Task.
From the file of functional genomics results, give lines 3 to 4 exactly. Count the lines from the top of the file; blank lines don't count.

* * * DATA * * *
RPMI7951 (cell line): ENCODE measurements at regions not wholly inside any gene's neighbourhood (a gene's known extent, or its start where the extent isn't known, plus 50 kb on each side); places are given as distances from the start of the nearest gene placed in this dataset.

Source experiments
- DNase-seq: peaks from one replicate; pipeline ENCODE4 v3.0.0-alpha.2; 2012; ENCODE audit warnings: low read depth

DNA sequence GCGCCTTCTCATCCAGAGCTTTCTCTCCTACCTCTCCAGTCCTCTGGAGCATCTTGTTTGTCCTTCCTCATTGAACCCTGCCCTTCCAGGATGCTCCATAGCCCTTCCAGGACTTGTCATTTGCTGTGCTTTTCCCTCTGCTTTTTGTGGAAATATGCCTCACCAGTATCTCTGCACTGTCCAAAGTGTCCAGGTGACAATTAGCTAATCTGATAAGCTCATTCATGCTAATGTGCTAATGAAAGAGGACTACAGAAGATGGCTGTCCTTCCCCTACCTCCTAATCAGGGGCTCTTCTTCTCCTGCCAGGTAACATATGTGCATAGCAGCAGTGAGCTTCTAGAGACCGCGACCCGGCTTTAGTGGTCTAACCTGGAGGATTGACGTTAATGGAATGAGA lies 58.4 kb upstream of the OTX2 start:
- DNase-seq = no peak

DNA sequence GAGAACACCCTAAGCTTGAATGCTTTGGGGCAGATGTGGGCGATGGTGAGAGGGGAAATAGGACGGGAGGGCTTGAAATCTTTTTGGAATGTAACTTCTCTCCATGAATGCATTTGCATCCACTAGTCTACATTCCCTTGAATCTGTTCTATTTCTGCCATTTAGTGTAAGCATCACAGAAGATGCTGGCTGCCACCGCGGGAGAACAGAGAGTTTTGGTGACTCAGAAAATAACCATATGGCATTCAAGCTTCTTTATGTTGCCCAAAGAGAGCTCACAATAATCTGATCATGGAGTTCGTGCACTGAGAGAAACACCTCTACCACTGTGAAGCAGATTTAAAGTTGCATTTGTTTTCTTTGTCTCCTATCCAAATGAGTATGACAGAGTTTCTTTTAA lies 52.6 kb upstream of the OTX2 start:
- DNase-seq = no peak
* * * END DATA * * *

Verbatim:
- DNase-seq: peaks from one replicate; pipeline ENCODE4 v3.0.0-alpha.2; 2012; ENCODE audit warnings: low read depth

DNA sequence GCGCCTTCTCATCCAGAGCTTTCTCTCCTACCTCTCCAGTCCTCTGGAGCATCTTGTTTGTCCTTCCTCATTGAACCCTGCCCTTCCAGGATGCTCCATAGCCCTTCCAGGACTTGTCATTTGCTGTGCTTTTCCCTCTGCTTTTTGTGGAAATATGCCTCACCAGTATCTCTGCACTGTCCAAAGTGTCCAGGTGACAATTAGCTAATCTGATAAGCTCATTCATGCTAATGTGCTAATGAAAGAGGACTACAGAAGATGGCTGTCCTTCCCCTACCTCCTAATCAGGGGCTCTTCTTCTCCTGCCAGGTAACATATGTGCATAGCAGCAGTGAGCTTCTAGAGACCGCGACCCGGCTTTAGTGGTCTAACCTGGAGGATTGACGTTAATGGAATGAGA lies 58.4 kb upstream of the OTX2 start: